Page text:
Thursday, August 10, 2006

Finally beyond hierarchical file systems (II)

But how do we (as persons) remember things? What is that connect our ideas and memories together and enables us to navigate so nicely throu them?

"When you try to remember something that happened in the past, what you do is try to reinstate your mental context from that event," said Norman. "If you can get yourself into the mindset that you were in during the event you're trying to remember, that will allow you to remember specific details. The techniques that we used in this study allow us to visualize from moment to moment how well subjects are recapturing their mindset from the original event."

[from: How Does Memory Work?]

Perhaps the key is this "context" idea... For example: maybe it is only me, but I like to open certain applications and folders, when I'm about to program on my current project. And if I'm working on more than one project at the same time (as I guess everyone does anyway) I try to open n differen sets of documents/folders/tools, each specific to its own project.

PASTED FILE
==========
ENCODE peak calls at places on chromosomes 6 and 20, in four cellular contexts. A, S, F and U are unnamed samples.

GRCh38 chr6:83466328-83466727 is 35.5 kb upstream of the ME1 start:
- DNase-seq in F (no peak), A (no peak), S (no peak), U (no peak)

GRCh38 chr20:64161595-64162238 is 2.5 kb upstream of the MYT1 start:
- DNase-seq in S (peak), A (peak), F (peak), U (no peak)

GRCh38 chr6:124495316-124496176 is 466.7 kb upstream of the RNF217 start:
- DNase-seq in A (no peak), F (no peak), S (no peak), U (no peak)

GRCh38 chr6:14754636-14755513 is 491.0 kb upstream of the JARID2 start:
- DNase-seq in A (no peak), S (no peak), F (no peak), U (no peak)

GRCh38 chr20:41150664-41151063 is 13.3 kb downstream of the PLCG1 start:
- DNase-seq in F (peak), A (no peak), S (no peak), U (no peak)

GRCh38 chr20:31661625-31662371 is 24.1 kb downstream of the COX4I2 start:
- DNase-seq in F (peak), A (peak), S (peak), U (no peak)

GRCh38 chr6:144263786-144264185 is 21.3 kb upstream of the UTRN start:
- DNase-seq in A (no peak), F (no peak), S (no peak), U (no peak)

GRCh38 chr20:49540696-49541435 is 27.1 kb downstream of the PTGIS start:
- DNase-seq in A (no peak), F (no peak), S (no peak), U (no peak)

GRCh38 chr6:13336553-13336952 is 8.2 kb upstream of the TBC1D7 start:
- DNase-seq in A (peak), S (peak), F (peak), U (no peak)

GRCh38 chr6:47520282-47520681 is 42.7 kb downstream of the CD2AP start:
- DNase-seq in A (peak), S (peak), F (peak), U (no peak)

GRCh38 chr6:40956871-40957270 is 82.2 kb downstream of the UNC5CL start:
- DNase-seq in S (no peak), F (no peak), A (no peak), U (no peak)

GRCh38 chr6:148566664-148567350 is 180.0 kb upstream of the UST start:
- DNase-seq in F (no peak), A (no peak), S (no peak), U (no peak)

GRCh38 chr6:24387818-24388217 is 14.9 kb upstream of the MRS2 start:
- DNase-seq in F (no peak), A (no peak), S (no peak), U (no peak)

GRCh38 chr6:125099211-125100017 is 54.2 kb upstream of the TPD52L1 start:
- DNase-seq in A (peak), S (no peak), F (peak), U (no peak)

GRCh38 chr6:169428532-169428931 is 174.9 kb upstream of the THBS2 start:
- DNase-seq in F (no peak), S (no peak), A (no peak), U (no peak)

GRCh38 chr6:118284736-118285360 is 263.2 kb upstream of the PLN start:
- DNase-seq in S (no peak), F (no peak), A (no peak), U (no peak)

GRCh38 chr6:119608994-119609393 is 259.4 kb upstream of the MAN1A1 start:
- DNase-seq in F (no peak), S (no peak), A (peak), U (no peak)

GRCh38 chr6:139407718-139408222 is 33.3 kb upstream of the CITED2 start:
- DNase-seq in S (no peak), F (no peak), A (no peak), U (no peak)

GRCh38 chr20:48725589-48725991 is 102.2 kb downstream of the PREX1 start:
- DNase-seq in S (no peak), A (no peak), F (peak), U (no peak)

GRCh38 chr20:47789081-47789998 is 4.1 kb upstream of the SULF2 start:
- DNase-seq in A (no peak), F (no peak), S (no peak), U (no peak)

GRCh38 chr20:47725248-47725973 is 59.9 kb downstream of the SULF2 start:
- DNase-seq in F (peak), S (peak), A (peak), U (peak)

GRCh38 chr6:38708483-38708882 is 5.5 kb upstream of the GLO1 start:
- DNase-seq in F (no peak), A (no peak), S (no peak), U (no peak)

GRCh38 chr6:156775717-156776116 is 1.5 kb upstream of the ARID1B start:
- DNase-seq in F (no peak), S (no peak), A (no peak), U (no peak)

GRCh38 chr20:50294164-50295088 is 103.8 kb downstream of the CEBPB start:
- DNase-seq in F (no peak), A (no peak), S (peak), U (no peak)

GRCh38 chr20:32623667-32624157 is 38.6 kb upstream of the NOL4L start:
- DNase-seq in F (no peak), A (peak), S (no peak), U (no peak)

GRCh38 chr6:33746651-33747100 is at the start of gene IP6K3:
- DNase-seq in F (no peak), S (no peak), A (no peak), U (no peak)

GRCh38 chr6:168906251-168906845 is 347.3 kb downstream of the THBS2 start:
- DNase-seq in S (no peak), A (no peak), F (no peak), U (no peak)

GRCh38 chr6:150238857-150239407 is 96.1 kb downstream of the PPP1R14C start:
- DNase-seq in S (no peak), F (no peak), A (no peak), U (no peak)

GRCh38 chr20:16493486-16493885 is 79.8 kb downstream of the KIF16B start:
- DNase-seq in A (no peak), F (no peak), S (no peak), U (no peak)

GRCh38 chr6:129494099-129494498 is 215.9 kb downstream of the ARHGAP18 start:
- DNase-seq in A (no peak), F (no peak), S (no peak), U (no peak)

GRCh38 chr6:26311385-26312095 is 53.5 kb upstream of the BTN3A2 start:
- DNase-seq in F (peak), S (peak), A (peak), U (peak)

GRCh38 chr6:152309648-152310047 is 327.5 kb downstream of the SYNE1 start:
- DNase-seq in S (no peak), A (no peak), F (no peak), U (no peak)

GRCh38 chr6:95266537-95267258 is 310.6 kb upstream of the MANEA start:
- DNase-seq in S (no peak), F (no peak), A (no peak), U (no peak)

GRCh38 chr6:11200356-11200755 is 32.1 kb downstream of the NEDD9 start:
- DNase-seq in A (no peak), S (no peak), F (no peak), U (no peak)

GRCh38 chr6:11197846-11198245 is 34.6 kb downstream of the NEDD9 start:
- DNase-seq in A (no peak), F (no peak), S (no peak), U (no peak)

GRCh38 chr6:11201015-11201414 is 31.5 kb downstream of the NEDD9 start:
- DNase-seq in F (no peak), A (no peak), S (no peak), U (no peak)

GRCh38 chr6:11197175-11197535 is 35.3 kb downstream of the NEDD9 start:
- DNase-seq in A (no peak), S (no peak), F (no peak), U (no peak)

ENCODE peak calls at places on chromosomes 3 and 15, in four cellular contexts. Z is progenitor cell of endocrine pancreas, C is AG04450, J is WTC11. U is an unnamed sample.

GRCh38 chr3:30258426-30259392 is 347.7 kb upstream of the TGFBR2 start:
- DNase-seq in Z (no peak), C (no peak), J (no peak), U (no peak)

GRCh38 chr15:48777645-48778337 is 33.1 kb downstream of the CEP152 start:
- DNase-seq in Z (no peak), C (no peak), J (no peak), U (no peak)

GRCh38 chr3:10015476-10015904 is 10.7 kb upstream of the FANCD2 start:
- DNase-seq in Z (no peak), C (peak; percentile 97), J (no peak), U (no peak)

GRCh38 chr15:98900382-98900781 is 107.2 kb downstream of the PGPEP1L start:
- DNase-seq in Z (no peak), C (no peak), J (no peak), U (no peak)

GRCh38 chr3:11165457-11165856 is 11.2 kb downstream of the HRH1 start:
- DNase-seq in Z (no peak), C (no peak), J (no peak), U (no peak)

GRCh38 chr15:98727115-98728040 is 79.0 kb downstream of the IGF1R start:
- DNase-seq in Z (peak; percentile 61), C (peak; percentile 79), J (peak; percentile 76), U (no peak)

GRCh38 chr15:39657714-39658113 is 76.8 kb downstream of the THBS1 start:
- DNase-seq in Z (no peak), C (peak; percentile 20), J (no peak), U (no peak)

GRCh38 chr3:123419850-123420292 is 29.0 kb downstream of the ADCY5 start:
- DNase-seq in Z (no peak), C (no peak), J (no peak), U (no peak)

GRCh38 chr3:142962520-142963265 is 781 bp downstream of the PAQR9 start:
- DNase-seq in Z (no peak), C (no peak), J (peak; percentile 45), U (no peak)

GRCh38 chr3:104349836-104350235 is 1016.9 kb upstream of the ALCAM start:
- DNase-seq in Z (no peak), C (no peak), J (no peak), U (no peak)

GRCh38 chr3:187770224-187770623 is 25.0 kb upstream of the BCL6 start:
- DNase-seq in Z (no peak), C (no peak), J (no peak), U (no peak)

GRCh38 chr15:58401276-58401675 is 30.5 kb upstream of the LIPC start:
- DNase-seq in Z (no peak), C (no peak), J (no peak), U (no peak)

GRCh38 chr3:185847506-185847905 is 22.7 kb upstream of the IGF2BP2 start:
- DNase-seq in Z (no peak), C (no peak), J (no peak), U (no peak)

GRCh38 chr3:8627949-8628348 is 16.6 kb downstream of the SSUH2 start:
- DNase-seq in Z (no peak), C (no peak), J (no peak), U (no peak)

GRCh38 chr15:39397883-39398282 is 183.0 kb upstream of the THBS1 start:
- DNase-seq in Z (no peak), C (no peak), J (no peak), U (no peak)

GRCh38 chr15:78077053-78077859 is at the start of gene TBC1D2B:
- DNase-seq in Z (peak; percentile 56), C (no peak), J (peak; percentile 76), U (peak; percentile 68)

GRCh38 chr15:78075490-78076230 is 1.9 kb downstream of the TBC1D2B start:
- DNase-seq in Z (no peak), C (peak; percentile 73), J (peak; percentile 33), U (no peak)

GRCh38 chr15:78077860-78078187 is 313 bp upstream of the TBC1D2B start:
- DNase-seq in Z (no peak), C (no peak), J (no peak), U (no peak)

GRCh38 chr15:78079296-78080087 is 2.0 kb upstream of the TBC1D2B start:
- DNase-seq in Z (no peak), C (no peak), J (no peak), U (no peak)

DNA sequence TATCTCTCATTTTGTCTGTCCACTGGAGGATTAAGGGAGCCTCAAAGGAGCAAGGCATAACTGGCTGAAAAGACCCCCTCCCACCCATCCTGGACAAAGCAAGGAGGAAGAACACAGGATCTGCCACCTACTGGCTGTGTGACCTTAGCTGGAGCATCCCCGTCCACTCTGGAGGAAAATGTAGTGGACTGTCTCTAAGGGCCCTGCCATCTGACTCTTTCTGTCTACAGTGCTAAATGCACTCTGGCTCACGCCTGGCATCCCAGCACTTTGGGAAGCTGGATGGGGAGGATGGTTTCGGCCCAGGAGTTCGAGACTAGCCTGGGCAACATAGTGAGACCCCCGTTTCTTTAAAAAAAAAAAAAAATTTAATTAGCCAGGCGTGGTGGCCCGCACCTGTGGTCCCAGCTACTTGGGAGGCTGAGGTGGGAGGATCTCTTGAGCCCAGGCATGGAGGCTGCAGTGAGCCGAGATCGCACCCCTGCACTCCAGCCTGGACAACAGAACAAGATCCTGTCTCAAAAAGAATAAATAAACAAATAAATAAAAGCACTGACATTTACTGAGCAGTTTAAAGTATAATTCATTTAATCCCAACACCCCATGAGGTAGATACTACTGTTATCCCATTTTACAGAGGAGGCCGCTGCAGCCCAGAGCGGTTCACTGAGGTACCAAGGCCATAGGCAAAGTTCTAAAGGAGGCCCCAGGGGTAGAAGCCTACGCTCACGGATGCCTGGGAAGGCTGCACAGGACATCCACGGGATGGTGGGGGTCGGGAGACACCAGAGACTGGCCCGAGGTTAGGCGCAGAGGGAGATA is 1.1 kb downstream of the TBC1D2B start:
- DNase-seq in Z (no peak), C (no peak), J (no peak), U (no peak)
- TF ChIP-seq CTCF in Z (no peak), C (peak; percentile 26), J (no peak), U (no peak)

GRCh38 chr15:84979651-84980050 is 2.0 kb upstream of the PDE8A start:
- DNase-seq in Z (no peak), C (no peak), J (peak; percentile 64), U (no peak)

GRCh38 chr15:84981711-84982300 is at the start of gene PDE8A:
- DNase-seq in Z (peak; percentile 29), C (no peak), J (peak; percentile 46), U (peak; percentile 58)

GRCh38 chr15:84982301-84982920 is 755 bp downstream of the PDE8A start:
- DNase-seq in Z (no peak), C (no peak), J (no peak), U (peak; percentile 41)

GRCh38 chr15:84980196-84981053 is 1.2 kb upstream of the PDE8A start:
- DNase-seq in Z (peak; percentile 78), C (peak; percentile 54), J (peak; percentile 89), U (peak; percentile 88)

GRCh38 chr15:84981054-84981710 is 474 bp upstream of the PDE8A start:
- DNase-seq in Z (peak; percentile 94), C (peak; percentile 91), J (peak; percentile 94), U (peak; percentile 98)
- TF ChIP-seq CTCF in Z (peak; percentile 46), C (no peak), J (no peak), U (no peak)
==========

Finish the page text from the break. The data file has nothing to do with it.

The fact that Linux Xwindows system provides a multiple-desktop is probably because other people work in this way.

Well, to me this looks very much like a link of context... So why is it not persistent?
(a friend of mine tells me that he has taken the abit of keep is office machine running, so he desn't need to re-open applications and windows each morning :> )
Not only it contextual information is volatile in nowadays desktops, but (unless you have a Mac and use the Automator) you cannot even make a script to reopen the windows and applications in one click... I even tried with .bat files and html, but they both suck, mostly because, sure, I can open a Windows program via a .bat, but it is impossible to decide its position and size on the desktop...

So what about a "context"-oriented desktop? How would it work?
Because it seems to me that tagging everything without a strategy, is just going to create a whole new level of chaos on top of my file-system...

Another think is: I usually remember a part of a text document as being relevant for something, therefore linked to some other part of another document.
Try to express something like that with a link in the Windows file system (or Unix)...

Partial "views" on documents, and links between views, are in my mind, other ingredients of a better desktop system (and possibly of a more easy to navigate file system).
Here there is a nice discussion about views and originals, and how a good management of both, can radically improve a company (or my desk, perhaps :D )

So: contexts, views and links between them.
(If I have time, I'd like to investigate more about these in the coming months)

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